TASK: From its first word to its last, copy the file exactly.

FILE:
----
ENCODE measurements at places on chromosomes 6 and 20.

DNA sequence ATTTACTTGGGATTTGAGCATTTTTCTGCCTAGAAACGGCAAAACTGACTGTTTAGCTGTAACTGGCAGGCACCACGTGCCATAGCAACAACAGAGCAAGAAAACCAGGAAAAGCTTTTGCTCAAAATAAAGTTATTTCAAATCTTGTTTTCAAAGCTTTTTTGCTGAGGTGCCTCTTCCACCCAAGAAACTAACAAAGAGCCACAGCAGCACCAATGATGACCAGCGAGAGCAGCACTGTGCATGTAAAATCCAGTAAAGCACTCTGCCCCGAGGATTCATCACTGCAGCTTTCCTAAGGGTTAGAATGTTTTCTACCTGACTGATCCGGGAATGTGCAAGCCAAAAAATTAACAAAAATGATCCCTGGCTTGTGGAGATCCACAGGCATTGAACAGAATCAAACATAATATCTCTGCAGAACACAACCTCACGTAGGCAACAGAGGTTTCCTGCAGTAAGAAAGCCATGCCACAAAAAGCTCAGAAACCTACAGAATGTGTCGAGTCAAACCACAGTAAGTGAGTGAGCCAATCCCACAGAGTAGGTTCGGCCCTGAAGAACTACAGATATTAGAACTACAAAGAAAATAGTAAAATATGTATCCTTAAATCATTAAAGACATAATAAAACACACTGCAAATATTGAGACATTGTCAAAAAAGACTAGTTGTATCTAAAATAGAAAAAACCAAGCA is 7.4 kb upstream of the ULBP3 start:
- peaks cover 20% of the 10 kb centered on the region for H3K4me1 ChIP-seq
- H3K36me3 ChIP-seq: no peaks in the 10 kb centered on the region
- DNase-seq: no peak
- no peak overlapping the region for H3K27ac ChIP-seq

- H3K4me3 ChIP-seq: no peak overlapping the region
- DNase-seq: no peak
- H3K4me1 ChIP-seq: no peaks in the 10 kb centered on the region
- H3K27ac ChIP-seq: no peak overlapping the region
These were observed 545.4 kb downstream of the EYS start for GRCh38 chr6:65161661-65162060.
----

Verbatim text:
ENCODE measurements at places on chromosomes 6 and 20.

DNA sequence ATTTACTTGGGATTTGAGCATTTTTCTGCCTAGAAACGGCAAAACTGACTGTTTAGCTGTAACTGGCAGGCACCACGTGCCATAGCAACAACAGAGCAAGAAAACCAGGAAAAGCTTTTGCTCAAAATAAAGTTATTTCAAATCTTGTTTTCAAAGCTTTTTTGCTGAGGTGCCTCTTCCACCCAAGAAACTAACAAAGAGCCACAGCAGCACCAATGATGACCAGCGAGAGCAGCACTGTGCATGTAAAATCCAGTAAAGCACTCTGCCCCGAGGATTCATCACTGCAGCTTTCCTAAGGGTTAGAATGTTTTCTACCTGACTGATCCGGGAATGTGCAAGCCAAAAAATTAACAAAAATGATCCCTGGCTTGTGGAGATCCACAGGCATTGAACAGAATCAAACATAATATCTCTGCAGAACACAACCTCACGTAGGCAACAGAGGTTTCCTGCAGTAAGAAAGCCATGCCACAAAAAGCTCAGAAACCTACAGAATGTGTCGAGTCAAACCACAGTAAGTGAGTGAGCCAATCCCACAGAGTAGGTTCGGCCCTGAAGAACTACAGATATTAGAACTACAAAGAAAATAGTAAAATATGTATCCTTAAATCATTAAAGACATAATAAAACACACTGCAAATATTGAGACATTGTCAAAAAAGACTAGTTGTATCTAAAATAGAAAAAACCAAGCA is 7.4 kb upstream of the ULBP3 start:
- peaks cover 20% of the 10 kb centered on the region for H3K4me1 ChIP-seq
- H3K36me3 ChIP-seq: no peaks in the 10 kb centered on the region
- DNase-seq: no peak
- no peak overlapping the region for H3K27ac ChIP-seq

- H3K4me3 ChIP-seq: no peak overlapping the region
- DNase-seq: no peak
- H3K4me1 ChIP-seq: no peaks in the 10 kb centered on the region
- H3K27ac ChIP-seq: no peak overlapping the region
These were observed 545.4 kb downstream of the EYS start for GRCh38 chr6:65161661-65162060.